Why is January so goddamn good for video games?
I get that it’s the period where all of the indie/triple A developers that aren’t Activision figure it’s safe to avoid the Christmas rush, but this time? Goodness gracious, we’ve been spoilt for choice. Albert & Otto aside, we’ve got Full Metal Furies, Vesta, Monster Hunter World, Dragon Ball Fighter Z, RiftStar Raiders, and finally, Celeste, which is… pfft.
Today’s Everest contender comes to us from Matt Makes Games, a lie right off the bat, as more than one person not named Matt worked on this game. That’s it, I’ve had it with this deception, 0/10. Alright, lead man Matt Thorson knows the oxymoron this has become, so it doesn’t matter. The only other game of Matt’s that I have played is Towerfall Ascension, which was… not good, so imagine my shock when this reared its red head.
In Celeste, you play as Madeline, or whatever name you prefer really, it lets you choose. Whatever the name is (we’ll use Madeline to cut time), they really want to climb the fabled Celeste Mountain, and they’re not the only one who has given themselves that goal. It’s not clear why she wants to turn into a pro mountain climber all of a sudden, but that doesn’t really matter, and we’ll get to that.
Honestly, I didn’t trust this game. I saw the pixel art, I saw the scores other publications gave it, and I rolled my eyes. Something felt wrong, and I came into it mostly blind, not knowing what would exactly happen gameplay-wise. The result? Great balls of fire, does this game kick ass. Fitting that a game about reaching the peak has reached THE peak in terms of absolute quality.
Every factor, every single inch of this game shines at a level where you need shades to withstand it. I don’t have the foggiest idea as to why Matt Thorson and company have been hiding this for so long, and now that it’s been sprawled out for the public, it’s great to see such a magnificent game get the publicity it deserves. Let’s start at the beginning.
Gameplay is more in line with titles like N+ and Super Meat Boy, but it manages to evolve on the formula slightly. Madeline can dash, fly, slam, and climb, with the first level setting up everything for you to expand upon further levels. You’re going to need to expand as well, since they also took one other factor from the two games mentioned above: Crushing difficulty.
This game has 7 main story levels. By the end of it all, I had 900 deaths. Count ’em. Nine. Hundred. The best part about it? Every single one was my fault, as the game is more in tune with the player’s attitude rather than the game wanting the player to meet its standards for perfection. The game still has those pixel-perfect runs but those are for the truly enthusiastic or the insane. It goes both ways, really.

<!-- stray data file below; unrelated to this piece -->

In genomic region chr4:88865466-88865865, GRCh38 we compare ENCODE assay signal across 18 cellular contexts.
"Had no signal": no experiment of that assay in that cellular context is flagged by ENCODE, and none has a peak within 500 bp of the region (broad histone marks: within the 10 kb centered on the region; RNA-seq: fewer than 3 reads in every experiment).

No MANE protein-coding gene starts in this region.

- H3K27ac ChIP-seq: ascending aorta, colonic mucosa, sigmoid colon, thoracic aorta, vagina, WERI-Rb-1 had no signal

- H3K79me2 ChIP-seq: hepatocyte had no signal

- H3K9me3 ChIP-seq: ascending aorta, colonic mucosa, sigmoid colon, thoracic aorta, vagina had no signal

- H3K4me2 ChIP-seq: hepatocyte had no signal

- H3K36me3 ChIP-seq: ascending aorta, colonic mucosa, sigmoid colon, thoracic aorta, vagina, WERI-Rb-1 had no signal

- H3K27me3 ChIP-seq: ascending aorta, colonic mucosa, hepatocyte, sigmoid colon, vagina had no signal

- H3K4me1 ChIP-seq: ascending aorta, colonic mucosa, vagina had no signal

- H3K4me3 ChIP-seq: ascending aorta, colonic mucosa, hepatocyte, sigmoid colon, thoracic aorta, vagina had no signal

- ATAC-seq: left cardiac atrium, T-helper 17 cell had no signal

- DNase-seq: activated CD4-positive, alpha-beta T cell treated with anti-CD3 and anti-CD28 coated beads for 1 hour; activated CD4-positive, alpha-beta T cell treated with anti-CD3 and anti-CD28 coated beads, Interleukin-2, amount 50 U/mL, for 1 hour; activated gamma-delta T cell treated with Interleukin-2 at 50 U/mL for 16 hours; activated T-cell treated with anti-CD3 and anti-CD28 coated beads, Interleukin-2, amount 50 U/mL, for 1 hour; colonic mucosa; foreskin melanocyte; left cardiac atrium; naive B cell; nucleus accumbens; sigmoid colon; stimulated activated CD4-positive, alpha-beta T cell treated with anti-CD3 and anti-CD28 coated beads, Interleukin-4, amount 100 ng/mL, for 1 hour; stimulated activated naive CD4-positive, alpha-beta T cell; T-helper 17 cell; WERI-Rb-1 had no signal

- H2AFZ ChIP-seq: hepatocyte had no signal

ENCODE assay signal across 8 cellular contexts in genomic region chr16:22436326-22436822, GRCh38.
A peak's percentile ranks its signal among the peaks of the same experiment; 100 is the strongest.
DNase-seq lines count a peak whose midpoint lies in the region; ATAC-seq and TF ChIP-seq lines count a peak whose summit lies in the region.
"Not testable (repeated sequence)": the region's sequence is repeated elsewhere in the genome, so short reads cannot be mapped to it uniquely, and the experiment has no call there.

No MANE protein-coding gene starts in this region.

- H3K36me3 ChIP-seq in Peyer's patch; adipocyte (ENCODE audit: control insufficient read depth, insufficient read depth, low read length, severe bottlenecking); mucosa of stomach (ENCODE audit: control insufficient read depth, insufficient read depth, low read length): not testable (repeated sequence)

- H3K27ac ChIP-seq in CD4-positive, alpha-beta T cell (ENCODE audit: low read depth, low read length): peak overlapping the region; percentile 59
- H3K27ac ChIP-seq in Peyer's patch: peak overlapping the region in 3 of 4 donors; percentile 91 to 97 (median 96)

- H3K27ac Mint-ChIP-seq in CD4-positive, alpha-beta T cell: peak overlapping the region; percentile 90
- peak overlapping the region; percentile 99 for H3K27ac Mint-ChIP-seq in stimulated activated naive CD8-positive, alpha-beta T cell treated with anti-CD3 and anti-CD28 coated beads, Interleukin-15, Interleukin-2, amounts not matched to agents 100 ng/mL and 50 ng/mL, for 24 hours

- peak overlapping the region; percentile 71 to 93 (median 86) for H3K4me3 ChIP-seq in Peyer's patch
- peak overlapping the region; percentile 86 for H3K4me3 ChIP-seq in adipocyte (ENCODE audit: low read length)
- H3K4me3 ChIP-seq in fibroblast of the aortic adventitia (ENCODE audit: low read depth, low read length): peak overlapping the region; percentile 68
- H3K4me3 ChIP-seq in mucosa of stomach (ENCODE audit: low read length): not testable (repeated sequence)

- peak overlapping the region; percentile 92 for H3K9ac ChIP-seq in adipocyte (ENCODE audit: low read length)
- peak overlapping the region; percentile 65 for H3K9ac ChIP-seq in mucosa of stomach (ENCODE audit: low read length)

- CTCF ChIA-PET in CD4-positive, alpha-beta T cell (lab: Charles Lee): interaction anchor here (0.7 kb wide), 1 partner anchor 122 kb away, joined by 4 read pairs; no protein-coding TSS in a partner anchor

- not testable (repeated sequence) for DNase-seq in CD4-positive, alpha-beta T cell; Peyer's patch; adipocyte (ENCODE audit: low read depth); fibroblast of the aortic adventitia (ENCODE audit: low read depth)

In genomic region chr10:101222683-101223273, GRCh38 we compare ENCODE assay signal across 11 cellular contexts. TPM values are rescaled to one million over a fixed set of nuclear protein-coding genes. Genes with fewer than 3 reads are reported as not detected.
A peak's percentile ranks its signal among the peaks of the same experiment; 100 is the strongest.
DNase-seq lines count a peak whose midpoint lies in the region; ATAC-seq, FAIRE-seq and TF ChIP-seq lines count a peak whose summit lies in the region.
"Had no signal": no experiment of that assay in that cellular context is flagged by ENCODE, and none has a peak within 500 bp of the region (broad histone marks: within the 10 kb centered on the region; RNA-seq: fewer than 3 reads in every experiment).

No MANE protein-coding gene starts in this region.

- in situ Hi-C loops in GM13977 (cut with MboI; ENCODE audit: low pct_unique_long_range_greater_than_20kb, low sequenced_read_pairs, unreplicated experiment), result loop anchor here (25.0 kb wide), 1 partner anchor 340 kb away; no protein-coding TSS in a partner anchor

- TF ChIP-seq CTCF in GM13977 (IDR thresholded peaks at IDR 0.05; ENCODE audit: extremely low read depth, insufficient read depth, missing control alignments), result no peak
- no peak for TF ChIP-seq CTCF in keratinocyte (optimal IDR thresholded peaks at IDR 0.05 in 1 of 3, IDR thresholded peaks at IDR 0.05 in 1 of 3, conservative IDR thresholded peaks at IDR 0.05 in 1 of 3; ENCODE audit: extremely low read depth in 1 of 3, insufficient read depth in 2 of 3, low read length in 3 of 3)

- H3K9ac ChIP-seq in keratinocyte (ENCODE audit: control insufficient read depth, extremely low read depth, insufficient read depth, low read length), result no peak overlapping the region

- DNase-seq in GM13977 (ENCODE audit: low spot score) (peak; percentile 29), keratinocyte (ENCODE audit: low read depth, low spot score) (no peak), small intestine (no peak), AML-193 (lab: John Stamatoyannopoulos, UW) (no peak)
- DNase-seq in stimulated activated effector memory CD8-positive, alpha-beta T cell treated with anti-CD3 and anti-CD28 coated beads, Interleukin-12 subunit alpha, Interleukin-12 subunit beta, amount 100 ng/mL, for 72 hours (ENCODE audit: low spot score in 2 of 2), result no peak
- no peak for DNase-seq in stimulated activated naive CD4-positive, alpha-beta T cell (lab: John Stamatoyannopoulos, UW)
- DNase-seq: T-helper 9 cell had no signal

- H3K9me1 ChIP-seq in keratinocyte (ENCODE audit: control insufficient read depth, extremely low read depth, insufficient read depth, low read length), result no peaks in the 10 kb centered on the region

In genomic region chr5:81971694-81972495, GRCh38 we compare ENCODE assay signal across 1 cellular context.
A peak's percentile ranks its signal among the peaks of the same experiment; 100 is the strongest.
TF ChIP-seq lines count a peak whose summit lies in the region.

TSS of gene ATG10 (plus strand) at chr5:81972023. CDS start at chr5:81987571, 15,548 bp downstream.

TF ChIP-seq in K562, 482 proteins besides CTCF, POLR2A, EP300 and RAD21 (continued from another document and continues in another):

The game manages to be a hearty mix for speedrunners, simple challengers, pixel art lovers, and people looking for a good ol’ heartwarming story. For the speedrunners, there’s the aforementioned pixel-perfect runs. For the masochistic challengers, there’s the goal of collecting all 180 strawberry collectables, and for the heartwarming story lovers, there’s enough colourful characters and quirky dialogue littered throughout to give the game a sense of warmth.
Aesthetically, it’s up there with Shovel Knight in terms of polish and nuanced beauty. Areas are detailed, muddy yet defined, with the last level being genuinely breathtaking. The game also has some 3D elements and hand-drawn pieces, which are still cute. The selfies you take with your pseudo-sidekick Theo made me audibly “awwwwwwww” at some points, and get extra points for being drawn so well.
There’s also boss fights; high-octane, frantic pursuits littered with skill, life and accomplishment. If I had to pick a highlight, it would definitely be level 6, a clash of minds and true determination, a smorgasbord of virtual tricks that hits you like a bullet at the end of it all. Let me tell you a story.
You see, it was level 6 that caused about most of my deaths. I’d say I’d acquired about 300, and throughout the hour-long journey, I was ‘effing and Jeffin’ every single person who worked on this game with many threats being made, much to the comedy of people near me. However, it all reached a zen moment. Tranquillity had been achieved when the final stretch was finished, in the middle of a raging rant towards Matt Thorson’s family members. Bliss was reached after that last obstacle was pushed aside.
Difficulty-wise, it works perfectly. There’s an absolutely beautiful curve to it all, bonus levels that are rewarded to you for exploring, and enough of an evolution of gameplay to make every challenge seem fresh-as-a-daisy and cathartic. However, I’d say it’s 2nd-to-last in terms of greatness, in comparison to everything else on display.
The last place holder is the music, which is still great. It’s poppy, punchy, energetic, soothing, all that good stuff that a varied soundtrack should be, but nearly everything else is in close competition with one another as to what was truly the best factor. The winner, in my humble, yet COMPLETELY definitive opinion? The narrative, which… Good lord.